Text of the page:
I hereby present a unique art concept that engagingly explores the influence of artificial intelligence on the world of art. In addition to recognizing the impact of technology on the art world, the 'A and I' collection is primarily a celebration of human creativity.
This collection of 18 handcrafted sculptures is the result of a bold experiment in which original creations are juxtaposed with new variants generated by artificial intelligence. The visitor is invited to guess which works were created by the artist and which by AI. Experiencing the intimate coexistence of human and AI-generated artworks is both inspiring ànd challenging, as in a world where human imagination and the power of technology converge, both advantages and disadvantages emerge, along with accompanying emotions.
But once the dust settles, you'll see that artists interested in this field, are discovering the boundless potential of AI as a powerful and innovative tool to expand their creative horizons. Artificial intelligence enables artists to experiment with new techniques, styles, and ideas, providing access to vast datasets and algorithms that were traditionally beyond the reach of the artist. This technological symbiosis has the potential to give rise to entirely new art forms or hybrids.
This interaction promises an engaging journey into the future of art, where human imagination is enriched by the possibilities of machines.
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SOME OF THE QUESTIONS I ASKED MYSELF
Why this 'A and I' collection?
When I first encountered AI in January of this year, I was struck by the dual feeling of the fantastic possibilities on a micro-level versus the existential dangers on a macro-level. I saw it as a beast stronger than me, one that wouldn't go away. And the moment I tried to push that uncomfortable feeling aside, it only grew larger. So, on that same day, I decided to just leap onto that beast and ride it, in order to gain control over my fear. Curious and with an open mind, I started exploring what AI could specifically mean for art and for my position as an artist. At the same time, I was also very curious about the effect of my collection on the emotions and objective minds of others.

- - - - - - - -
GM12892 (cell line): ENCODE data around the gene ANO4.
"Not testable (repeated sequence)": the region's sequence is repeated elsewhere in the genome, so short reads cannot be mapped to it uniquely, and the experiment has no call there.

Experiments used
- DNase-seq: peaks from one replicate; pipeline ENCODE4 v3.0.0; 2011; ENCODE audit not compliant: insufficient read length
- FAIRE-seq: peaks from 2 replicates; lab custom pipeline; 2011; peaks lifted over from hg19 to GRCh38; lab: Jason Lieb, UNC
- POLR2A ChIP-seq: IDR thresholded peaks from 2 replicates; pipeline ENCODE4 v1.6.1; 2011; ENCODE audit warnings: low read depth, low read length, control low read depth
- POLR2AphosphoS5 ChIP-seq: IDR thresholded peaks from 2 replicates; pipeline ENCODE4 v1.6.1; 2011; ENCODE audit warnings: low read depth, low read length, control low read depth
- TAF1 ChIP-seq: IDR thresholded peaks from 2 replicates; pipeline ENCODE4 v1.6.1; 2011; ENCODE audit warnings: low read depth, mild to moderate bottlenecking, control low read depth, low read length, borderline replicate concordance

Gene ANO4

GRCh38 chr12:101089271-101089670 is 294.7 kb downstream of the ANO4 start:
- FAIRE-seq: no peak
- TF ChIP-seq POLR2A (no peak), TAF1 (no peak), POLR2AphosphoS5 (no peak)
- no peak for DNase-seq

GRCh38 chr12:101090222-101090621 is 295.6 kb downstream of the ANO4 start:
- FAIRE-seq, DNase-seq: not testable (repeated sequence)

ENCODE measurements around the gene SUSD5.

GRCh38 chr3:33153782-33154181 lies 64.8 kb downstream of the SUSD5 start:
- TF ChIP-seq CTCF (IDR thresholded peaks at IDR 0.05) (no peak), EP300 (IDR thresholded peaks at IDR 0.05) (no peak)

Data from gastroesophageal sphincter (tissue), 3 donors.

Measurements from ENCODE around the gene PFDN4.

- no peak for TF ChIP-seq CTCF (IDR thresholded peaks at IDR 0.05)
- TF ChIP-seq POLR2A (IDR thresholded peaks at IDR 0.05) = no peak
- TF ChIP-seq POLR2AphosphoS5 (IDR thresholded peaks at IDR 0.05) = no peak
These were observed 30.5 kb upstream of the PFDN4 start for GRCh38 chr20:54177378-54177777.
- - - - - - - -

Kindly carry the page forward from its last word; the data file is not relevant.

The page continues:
How was the collection created?
I delved into the generative AI software program DALL-E, developed by OpenAI. This program is trained to generate images based on text descriptions and/or photo’s. (The name DALL·E is a fusion of 'WALL-E,' the robot from the Pixar film, and 'Dalí,' the Spanish surrealist artist.)
For each original work, I input a photo, and the AI program generated four variations each time. It often took multiple perspectives and hundreds of attempts before I found an image that could pass as a 'Maartje Bos.' AI generates only one view (sometimes just a skewed view), so I always had to interpret the image in a correct and three-dimensional way before transferring it to a piece of aerated concrete that I could work on with traditional sculpting techniques as an original. I then made a silicone mold with a support cap of plaster and fiberglass, from which I made a cast with environmentally friendly acrylic resin that I colored with pigments. I always poured this AI version simultaneously with a new version of the original to create a 'set' with exactly the same color, as otherwise, it would not be possible. Then came the finishing process of filing and sanding until the silhouette and light refraction were perfect from every angle.
Is art threatened?